Pavel Dmitrichenko, a former leading dancer in Russia's Bolshoi ballet, stands inside the defendant's cage in a Moscow court Tuesday. He was sentenced to six years in prison for ordering an acid attack on the Bolshoi's artistic director, Sergei Filin.
A graphic released with the 2012 PISA results shows the annualized change in performance in average math scores between 2003 and 2012. The chart includes only nations that have comparable data from both 2003 and 2012.
Originally published on Tue December 3, 2013 12:13 pm
American 15-year-olds continue to turn in flat results in a test that measures students' proficiency in reading, math and science worldwide, failing to crack the global top 20.
The Program for International Student Assessment, or PISA, collects test results from 65 countries for its rankings, which come out every three years. The latest results, from 2012, show that U.S. students ranked below average in math among the world's most-developed countries. They were close to average in science and reading.
Originally published on Tue December 3, 2013 7:56 am
Despite its title, British writer and illustrator Isabel Greenberg's The Encyclopedia of Early Earth is not mere history, with its assiduous accounting of dusty facts, but is instead a compendium of funny, sad and surprisingly moving fables from the pre-history of a world that exists only in Greenberg's febrile imagination — one that bristles with capricious gods, feckless shamans, daring quests and, of course, doomed love.
Yesterday, millions of Americans logged on to snag some Cyber Monday savings. But a number of independent bookstores decided to play on that name with a new tradition: Cider Monday. They invited customers to step away from the computers and stop by for a free cup of apple cider. The celebration was first proposed by The Toadstool Bookshops in New Hampshire. They promised their servers would not be overloaded and would, in fact, give you a smile.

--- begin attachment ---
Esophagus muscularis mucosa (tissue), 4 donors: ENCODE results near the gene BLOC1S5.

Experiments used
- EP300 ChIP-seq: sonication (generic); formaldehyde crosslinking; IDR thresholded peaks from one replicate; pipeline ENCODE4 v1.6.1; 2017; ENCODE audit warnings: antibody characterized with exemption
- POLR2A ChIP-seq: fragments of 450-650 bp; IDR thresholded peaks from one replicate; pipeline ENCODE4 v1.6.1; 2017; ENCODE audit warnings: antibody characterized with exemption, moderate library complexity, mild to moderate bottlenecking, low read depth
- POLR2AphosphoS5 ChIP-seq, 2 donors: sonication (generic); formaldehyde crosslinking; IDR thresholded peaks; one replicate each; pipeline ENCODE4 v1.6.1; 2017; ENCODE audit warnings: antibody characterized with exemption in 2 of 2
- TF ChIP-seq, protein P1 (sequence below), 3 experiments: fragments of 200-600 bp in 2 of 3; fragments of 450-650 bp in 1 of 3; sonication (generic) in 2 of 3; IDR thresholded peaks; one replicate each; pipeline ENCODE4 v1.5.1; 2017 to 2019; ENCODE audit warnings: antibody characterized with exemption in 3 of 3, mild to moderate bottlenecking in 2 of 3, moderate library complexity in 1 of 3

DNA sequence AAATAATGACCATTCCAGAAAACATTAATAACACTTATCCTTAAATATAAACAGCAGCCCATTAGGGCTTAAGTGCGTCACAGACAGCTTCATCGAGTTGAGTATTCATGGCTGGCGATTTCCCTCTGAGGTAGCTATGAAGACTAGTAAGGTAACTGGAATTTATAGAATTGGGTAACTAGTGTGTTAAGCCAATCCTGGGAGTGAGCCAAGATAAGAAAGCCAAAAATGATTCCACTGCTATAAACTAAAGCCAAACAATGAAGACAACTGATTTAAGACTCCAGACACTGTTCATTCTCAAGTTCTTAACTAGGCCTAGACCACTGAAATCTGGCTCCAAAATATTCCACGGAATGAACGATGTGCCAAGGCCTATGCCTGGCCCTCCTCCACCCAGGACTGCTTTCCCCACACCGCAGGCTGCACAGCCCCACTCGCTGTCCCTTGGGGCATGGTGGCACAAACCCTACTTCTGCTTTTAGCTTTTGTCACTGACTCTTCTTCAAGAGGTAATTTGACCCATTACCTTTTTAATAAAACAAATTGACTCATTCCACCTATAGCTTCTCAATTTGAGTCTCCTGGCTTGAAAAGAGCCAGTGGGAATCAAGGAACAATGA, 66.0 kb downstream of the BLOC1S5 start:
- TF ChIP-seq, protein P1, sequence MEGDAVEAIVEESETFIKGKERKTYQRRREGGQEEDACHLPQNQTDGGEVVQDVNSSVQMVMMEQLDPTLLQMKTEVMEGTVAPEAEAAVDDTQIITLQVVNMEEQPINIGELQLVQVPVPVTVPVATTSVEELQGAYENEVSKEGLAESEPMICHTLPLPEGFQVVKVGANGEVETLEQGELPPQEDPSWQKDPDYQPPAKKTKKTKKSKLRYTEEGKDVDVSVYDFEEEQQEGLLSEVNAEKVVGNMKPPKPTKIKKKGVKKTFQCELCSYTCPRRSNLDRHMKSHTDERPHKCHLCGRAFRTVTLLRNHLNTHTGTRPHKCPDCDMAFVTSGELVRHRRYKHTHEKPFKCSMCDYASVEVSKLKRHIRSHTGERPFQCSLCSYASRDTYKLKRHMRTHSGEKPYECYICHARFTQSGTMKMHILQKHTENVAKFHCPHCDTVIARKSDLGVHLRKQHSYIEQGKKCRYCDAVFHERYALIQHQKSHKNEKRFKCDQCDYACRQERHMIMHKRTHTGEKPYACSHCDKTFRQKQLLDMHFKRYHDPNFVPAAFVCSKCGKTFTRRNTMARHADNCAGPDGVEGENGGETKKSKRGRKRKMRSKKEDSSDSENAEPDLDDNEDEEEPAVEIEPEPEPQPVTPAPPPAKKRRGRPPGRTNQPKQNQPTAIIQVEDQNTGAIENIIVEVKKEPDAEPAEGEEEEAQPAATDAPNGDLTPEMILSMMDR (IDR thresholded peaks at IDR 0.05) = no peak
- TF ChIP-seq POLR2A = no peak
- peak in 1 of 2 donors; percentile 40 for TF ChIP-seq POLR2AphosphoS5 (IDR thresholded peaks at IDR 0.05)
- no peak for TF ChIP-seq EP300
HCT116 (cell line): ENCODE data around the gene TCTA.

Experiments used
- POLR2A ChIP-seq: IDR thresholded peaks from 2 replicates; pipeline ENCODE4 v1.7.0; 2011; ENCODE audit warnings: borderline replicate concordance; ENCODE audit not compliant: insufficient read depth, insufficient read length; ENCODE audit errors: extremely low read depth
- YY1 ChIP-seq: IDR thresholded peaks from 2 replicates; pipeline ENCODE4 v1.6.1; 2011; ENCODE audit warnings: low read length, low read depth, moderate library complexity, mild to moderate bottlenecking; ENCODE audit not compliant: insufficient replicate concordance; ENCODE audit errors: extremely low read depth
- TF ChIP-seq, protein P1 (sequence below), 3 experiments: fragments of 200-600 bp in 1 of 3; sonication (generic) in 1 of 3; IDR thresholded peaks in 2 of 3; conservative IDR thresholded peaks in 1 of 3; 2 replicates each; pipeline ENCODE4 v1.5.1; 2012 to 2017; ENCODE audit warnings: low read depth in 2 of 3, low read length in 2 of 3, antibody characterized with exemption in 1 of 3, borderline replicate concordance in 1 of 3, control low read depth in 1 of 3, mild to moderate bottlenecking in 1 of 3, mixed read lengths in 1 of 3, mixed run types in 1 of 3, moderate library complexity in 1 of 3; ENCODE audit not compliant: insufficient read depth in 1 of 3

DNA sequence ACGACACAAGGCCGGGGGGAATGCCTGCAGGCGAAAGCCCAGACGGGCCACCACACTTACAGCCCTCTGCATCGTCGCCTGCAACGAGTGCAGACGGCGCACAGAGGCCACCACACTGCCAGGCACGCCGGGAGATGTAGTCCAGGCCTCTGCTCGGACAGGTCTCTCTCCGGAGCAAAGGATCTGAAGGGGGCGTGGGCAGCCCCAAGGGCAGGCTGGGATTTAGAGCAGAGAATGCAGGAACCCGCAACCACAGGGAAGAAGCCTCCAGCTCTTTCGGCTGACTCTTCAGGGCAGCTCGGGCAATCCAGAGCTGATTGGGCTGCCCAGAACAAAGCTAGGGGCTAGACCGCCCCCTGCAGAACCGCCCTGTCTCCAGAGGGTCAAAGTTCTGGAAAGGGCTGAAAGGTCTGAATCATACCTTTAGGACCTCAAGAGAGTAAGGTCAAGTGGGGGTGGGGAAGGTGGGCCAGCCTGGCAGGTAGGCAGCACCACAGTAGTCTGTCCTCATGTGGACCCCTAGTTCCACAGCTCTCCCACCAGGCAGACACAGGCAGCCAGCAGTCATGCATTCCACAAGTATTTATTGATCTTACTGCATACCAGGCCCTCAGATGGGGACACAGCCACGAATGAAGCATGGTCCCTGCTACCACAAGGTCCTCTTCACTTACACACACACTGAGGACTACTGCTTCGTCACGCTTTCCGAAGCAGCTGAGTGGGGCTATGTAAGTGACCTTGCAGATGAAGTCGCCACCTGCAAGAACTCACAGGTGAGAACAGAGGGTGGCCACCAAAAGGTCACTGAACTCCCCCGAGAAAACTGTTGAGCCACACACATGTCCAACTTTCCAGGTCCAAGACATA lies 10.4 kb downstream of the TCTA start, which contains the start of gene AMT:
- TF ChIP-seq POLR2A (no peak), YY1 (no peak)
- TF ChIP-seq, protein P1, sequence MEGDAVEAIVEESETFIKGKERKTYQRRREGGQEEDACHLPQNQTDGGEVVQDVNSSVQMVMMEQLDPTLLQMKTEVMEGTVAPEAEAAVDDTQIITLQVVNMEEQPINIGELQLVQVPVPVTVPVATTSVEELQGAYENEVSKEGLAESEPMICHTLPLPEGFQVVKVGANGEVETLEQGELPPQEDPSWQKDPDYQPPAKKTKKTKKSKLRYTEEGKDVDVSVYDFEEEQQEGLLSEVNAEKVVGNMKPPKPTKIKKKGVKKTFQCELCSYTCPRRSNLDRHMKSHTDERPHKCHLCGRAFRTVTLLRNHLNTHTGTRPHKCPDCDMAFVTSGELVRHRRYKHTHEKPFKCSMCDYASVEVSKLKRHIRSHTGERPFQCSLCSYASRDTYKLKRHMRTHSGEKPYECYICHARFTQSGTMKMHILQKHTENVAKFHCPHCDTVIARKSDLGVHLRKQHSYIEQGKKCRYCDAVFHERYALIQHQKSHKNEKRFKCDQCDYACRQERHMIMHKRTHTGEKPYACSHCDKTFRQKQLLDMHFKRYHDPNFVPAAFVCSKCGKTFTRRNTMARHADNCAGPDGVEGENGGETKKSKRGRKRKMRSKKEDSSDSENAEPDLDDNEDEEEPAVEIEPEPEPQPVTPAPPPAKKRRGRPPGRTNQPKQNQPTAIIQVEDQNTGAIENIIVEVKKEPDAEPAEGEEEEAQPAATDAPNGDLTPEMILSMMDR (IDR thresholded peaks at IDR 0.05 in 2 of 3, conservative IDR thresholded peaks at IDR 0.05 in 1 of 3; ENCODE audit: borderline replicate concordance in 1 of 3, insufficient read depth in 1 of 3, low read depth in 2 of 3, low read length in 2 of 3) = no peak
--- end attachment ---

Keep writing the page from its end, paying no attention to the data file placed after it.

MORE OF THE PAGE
OK. So federal judges, in secret, have blasted the National Security Agency for years, for violating rules governing U.S. surveillance programs. Then the judges have gone ahead and approved those programs anyway. We know this because of leaks by NSA contractor Edward Snowden, and from documents released by the government. They have revealed new information about how the secret court works. NPR's Carrie Johnson has this report on whether it is possible for the court to control the NSA.
NPR's Planet Money team has manufactured a T-shirt. All this week we're following its journey around the globe. Today, the T-shirt makes a detour in the Pacific Ocean. Cotton from America gets shipped to a factory in Indonesia where it gets transformed into yarn.
Copyright 2013 NPR. To see more, visit http://www.npr.org/.
Its open enrollment season at many work places, which means opportunities to make changes in your retirement savings plans. The investment company Charles Schwab has found that many American workers lack the confidence to effectively manage their retirement savings.
In search of advice, we called up The Washington Post's financial columnist Michelle Singletary. Glad to have you back.
MICHELLE SINGLETARY: Oh, it's my pleasure to be here.
We begin NPR's business news starts some mobile browsing.
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GREENE: Millions of consumers - maybe including you - went online yesterday searching for deals on Cyber Monday. This is the biggest e-commerce shopping day. Online sales for the day hit $2 billion. That's up nearly 20 percent over last year.
Goldman Sachs has given hundreds of millions of dollars to charity in recent years. In part, its effort to do good has been shaped by the battering its reputation took during the financial meltdown in 2008 when Goldman traders were accused of misleading investors.
The efforts of companies to look good in the public eye may seem positive but there is also a disturbing side of doing good work, as NPR's social science correspondent Shankar Vedantam tells our own Steve Inskeep.
Close to added close to two million jobs to the workforce this year. Not all of fit the nine to five mold. Much of the newly hired are working fragmented, unpredictable hours. From member station WNYC, Ilya Marritz has this report.